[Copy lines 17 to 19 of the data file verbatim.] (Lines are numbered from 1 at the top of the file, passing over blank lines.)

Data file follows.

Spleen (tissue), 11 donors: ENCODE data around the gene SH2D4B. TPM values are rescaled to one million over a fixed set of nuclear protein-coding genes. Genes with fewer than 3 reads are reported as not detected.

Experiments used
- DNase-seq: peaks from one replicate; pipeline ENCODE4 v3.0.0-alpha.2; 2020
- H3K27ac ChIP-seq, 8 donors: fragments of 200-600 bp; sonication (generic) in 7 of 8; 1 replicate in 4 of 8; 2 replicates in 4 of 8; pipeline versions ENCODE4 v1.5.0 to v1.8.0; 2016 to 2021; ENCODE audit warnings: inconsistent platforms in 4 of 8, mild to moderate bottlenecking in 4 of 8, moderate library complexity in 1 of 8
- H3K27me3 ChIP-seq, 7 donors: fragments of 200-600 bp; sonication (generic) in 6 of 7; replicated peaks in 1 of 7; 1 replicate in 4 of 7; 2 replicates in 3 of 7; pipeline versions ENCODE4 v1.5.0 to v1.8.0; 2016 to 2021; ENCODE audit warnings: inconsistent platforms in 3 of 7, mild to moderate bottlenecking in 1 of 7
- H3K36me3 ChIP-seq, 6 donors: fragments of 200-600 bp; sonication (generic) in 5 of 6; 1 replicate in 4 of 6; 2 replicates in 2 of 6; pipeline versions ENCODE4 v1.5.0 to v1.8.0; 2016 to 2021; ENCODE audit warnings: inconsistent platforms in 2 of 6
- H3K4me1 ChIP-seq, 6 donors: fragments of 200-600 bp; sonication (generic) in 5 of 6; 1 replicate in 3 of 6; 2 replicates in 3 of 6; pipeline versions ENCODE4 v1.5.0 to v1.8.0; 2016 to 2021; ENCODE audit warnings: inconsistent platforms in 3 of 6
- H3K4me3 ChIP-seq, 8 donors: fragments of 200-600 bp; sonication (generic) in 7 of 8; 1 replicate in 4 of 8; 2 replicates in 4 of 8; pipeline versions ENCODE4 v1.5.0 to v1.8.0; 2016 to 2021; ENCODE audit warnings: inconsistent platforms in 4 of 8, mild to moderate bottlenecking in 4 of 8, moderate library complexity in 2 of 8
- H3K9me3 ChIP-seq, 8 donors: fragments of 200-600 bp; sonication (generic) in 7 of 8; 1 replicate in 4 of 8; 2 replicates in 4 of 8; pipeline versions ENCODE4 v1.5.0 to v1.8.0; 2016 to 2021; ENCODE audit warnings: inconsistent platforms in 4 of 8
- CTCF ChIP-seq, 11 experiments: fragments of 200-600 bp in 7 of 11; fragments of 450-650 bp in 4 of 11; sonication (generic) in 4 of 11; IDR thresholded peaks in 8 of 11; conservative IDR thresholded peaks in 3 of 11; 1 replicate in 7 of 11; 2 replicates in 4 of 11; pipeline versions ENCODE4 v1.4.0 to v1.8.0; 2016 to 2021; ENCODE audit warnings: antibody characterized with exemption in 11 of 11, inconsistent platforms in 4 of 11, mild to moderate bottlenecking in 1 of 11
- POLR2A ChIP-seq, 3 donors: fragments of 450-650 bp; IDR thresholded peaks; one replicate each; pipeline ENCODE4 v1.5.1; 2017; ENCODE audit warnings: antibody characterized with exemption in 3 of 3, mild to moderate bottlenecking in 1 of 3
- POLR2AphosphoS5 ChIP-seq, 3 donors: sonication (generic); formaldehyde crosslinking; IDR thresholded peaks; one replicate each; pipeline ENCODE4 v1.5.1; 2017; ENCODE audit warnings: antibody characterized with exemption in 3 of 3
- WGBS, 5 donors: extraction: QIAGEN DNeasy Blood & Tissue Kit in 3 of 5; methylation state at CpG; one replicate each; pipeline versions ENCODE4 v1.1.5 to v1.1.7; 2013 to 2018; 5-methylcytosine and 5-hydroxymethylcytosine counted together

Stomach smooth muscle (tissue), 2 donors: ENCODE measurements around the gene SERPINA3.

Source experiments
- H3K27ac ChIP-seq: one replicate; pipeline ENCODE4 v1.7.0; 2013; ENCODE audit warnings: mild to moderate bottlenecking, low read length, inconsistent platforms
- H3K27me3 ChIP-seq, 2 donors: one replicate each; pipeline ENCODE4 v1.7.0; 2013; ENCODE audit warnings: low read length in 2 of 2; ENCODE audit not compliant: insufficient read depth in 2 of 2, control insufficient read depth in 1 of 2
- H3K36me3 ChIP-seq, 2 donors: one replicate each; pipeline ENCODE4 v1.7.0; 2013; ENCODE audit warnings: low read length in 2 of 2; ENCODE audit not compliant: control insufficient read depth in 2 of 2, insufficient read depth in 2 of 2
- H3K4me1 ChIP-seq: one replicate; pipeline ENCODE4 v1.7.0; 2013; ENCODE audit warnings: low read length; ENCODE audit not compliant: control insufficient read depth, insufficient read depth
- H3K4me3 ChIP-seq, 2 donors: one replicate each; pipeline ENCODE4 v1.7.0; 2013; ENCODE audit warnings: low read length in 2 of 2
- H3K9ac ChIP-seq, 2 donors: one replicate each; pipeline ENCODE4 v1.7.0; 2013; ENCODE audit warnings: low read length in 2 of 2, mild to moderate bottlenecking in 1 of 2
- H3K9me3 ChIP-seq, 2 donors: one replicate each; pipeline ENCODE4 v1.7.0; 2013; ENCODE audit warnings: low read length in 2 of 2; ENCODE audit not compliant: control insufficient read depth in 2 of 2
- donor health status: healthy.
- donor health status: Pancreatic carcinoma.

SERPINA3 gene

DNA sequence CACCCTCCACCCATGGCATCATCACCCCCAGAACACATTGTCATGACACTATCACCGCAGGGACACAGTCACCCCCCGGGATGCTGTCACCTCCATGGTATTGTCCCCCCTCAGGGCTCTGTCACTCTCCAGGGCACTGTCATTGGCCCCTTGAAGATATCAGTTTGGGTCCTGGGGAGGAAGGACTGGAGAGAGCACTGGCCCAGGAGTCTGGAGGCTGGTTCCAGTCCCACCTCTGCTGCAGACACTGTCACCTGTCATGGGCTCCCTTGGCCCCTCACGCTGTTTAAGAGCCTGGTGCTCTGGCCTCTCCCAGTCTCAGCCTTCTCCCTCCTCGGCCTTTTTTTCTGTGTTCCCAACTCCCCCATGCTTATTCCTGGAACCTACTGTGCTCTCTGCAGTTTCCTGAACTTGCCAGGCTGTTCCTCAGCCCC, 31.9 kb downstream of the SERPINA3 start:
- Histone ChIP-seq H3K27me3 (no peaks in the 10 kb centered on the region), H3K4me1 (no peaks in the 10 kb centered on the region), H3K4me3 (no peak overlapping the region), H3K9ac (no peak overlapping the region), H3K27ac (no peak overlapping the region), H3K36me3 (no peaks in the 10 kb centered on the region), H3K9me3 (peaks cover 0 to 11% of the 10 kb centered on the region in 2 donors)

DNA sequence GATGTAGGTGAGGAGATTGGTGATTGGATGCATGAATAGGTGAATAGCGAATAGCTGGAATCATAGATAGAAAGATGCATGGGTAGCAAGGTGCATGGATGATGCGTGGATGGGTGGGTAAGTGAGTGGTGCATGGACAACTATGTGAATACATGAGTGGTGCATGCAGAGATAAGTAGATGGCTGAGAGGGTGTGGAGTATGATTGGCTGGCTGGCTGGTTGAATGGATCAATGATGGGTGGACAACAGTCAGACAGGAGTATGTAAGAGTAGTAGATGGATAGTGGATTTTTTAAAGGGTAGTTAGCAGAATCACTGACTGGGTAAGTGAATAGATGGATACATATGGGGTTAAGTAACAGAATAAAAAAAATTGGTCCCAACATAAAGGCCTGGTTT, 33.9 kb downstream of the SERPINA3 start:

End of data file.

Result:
- H3K27me3 ChIP-seq, 2 donors: one replicate each; pipeline ENCODE4 v1.7.0; 2013; ENCODE audit warnings: low read length in 2 of 2; ENCODE audit not compliant: insufficient read depth in 2 of 2, control insufficient read depth in 1 of 2
- H3K36me3 ChIP-seq, 2 donors: one replicate each; pipeline ENCODE4 v1.7.0; 2013; ENCODE audit warnings: low read length in 2 of 2; ENCODE audit not compliant: control insufficient read depth in 2 of 2, insufficient read depth in 2 of 2
- H3K4me1 ChIP-seq: one replicate; pipeline ENCODE4 v1.7.0; 2013; ENCODE audit warnings: low read length; ENCODE audit not compliant: control insufficient read depth, insufficient read depth